Ambulance volunteers deserve to claim for mileage expenses, says Suffolk Coastal MP Therese Coffey

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Stock image.

Emergency volunteers who work for the East of England Ambulance Service Trust (EEAST) should be allowed to claim for mileage expenses, a Suffolk MP has said.

Therese Coffey, Suffolk Coastal MP, has pressed Rob Morton, the new chief executive of the EEAST, to allow the trust’s community first responders (CFRs) to be reimbursed.

The EEAST is one of only three non-metropolitan ambulance trusts that does not reimburse CFRs for the mileage they undertake voluntarily, according to Dr Coffey.

CFRs are volunteer members of the public trained to deal with a wide range of potentially life-threatening incidents until an ambulance arrives at the scene. They give up their own time to serve their community.

Dr Coffey said: “I think it’s crucial that these life-saving volunteers are looked after and reimbursed for the mileage they cover.


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“They save lives and cannot be taken for granted, which is why I have urged Rob Morton, the new chief executive, to consider covering their mileage so that they can continue to do vital work in their communities.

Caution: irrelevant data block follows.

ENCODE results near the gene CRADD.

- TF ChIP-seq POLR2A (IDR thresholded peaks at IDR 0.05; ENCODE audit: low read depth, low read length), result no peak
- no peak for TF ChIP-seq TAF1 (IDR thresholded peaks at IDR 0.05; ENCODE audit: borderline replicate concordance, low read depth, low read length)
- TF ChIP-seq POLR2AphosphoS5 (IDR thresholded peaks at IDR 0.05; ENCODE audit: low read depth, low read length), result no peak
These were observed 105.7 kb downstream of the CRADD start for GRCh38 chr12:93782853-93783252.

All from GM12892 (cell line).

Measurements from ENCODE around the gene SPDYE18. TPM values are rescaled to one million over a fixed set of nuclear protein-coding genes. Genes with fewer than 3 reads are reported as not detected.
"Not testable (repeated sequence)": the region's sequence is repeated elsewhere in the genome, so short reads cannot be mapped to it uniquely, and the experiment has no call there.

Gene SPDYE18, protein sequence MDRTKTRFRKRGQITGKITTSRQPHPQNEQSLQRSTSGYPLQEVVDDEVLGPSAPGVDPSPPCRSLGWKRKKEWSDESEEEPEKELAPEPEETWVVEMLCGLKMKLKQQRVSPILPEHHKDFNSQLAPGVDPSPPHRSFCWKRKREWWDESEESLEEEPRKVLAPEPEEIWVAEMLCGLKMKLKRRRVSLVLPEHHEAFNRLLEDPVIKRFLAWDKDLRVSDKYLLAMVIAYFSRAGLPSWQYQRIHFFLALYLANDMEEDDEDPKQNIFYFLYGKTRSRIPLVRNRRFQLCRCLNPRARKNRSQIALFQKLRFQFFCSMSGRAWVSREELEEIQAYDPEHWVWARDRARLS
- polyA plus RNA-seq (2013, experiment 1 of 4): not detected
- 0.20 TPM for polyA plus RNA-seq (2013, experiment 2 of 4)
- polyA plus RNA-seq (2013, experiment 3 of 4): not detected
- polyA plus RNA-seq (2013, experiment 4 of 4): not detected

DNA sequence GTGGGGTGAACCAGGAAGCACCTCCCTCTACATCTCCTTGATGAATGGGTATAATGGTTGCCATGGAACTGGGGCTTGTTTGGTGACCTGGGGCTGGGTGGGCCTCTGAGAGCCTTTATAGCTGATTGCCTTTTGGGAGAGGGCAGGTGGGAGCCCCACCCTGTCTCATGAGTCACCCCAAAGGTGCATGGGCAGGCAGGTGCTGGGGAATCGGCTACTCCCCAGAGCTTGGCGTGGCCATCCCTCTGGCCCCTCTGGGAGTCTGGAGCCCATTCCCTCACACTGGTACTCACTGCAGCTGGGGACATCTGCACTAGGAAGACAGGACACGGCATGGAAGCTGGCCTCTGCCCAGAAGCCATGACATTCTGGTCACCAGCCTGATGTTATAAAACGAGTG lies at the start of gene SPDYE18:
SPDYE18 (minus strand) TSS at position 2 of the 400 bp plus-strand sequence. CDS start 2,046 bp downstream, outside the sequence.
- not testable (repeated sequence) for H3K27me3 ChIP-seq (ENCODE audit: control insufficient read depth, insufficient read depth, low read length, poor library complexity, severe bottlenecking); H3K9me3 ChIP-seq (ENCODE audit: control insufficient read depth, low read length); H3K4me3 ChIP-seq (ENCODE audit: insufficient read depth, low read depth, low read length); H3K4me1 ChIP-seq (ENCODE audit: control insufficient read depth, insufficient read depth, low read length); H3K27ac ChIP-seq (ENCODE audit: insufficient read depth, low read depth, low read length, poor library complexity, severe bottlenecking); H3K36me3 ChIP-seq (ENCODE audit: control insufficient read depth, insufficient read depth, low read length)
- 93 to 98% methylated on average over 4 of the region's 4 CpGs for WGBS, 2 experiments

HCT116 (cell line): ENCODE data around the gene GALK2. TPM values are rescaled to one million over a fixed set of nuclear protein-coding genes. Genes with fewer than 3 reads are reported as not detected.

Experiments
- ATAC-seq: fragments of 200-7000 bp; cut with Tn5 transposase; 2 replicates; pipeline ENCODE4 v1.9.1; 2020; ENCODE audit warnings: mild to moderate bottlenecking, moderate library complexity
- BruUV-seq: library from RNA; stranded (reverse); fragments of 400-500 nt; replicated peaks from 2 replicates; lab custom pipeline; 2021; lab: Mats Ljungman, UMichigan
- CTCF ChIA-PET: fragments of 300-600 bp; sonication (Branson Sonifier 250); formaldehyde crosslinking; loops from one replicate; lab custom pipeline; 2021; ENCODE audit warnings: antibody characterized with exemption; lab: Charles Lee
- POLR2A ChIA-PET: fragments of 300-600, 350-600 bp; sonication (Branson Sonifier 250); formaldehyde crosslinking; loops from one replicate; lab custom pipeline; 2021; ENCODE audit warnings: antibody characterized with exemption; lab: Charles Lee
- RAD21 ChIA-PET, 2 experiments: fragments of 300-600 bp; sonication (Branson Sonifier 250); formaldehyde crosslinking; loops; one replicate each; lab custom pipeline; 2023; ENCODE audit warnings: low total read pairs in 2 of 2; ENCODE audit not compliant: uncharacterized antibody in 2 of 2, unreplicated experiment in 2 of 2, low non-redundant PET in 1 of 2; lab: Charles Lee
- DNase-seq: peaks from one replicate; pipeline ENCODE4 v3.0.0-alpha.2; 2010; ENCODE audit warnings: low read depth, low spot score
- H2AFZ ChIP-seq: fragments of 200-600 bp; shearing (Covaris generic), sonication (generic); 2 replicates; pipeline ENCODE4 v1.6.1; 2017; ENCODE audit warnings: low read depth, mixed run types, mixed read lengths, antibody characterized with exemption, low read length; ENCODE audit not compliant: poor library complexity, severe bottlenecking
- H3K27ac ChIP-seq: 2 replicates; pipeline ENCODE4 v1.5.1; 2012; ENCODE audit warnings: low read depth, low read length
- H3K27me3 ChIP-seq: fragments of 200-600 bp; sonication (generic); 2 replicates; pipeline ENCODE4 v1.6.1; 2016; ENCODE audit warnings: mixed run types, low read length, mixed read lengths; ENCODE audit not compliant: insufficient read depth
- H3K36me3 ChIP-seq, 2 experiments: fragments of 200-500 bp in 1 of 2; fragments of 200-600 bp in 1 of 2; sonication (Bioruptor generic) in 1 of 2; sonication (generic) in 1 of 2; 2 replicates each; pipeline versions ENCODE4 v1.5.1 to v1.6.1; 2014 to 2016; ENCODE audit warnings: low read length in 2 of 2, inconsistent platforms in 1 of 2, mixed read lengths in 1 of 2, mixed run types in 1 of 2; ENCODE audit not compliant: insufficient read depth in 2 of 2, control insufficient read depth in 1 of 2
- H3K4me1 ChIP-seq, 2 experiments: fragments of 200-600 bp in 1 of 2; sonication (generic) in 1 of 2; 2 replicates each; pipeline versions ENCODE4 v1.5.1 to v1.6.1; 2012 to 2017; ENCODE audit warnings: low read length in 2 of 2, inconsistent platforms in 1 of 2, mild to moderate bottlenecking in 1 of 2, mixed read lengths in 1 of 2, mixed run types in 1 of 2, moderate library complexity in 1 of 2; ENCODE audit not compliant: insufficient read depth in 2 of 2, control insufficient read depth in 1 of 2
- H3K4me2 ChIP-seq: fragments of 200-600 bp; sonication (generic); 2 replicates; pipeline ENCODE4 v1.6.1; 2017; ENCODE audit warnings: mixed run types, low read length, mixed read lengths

“Community first responders are involved in 14.5% of call-outs that ambulances respond to in the East of England, the third highest of all regions in England.

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“Yet, the East of England Ambulance Trust is one of only three non-metropolitan regions in the country not to cover mileage expenses for their CFRs.

“In order to retain them and attract new recruits in the future, the ambulance trust needs to demonstrate to them how much they are valued.”

In response, Mr Morton said reimbursing the CFRs would be a “challenging commitment”.

He said: “When we met Dr Coffey at our meeting in Westminster last week, she did raise this matter with us.

“Our volunteers play an important role in responding to emergencies within their communities. There are often mixed views across the volunteer communities about reimbursements as, in some cases, some people believe payment of any kind could potentially undermine the absolute altruistic spirit that volunteers demonstrate every day in their communities.

“The matter of covering travel costs and the means by which this could be done would raise questions regarding the source of funding, potential tax implications for those in receipt, and the corporate implications of needing to employ additional administrative staff to process potentially hundreds of claims.

“At a time of fiscal constraint and at a time when EEAST has shed many administrative jobs to transfer funding to employing more patient-facing staff, this would be a challenging commitment to agree to.”

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